Incidental Exposure to Health Information May Lead to Substantial HIPAA Exposure for ISPs
Whether telecommunications carriers or Internet service providers (ISPs) know it or not, they may be subject to the privacy, security, and breach notification requirements of the Health Insurance Portability and Accountability Act of 1996 (HIPAA) rules. HIPAA’s expansive reach may extend to ISPs that maintain individually identifiable health information on their systems. Penalties for violating the HIPAA rules can reach the millions of dollars, even for unknowing violations.
Thus, carriers and ISPs would be well served to:
- Evaluate the likelihood that they are maintaining health information on behalf of health care providers or health plans, such as through the provision of e-mail accounts, web hosting services, and other on-line offerings;
- Determine whether they are covered by HIPAA as business associates; and
- Consider creating a HIPAA compliance program to conform existing privacy and security safeguards to HIPAA.
HIPAA and business associates
HIPAA’s Privacy, Security, and Breach Notification Rules require certain health care entities and their “business associates” to maintain the privacy and security of certain individually identifiable health information, called protected health information. Under the statute, HIPAA only applied to three types of “covered entities”: (1) health plans; (2) health care clearinghouses; and (3) health care providers that electronically conduct certain transactions (such as the submission of health care claims). The HIPAA Privacy and Security Rules extended, through contract, many of HIPAA’s requirements to business associates of a covered entity. A “business associate” includes any person who performs a function or activity involving the use or disclosure of protected health information on the covered entity’s behalf.
Patient information generally constitutes “protected health information” under HIPAA if it identifies or reasonably could lead to the identification of an individual. Information is health information if it relates to an individual’s health, receipt of health care, or payment for health care, including any information indicating that an individual received services from a particular health care provider.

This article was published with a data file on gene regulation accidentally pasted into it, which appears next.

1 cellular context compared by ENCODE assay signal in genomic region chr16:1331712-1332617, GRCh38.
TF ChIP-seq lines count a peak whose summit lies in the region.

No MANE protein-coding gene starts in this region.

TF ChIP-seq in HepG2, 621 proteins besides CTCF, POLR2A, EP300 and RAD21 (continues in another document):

The Department of Health and Human Services (HHS) has provided an exception from the business associate requirements for entities that act as “conduits.” To the extent that an ISP is transporting protected health information on behalf of a covered entity and does not access the information other than on a random or infrequent basis as necessary for transport or as required by law, the ISP is a “conduit,” not a business associate of the covered entity. Thus, a telecommunications carrier whose activities are limited to transmitting information “between or among points specified by the user … without change in the form or content of the information as sent and received” will usually be considered a conduit, and not subject to HIPAA in the course of providing telecommunications services. See 47 U.S.C. §§ 153(50, 51 & 53)) (defining “telecommunications,” “telecommunications carrier,” and “telecommunications service,” respectively).
HHS also has indicated that document storage companies are not business associates to the extent that they transfer and maintain protected health information in “closed and sealed containers” and do not otherwise access the information. Thus, to the extent that an ISP maintains information in the electronic equivalent of a “closed and sealed container” (i.e., encrypted data), it can be argued that the ISP is not acting as a business associate.
However, to the extent a telecommunications carrier stores protected health information by offering Internet access and related data services, it potentially faces obligations under HIPAA as a business associate. For example, an ISP may provide a limited number of e-mail accounts to all customers. If a small health care provider maintains unencrypted protected health information on an e-mail account where the emails are stored on an ISP’s servers, then this may take the ISP outside of the conduit exception and the ISP may become a business associate of the covered entity.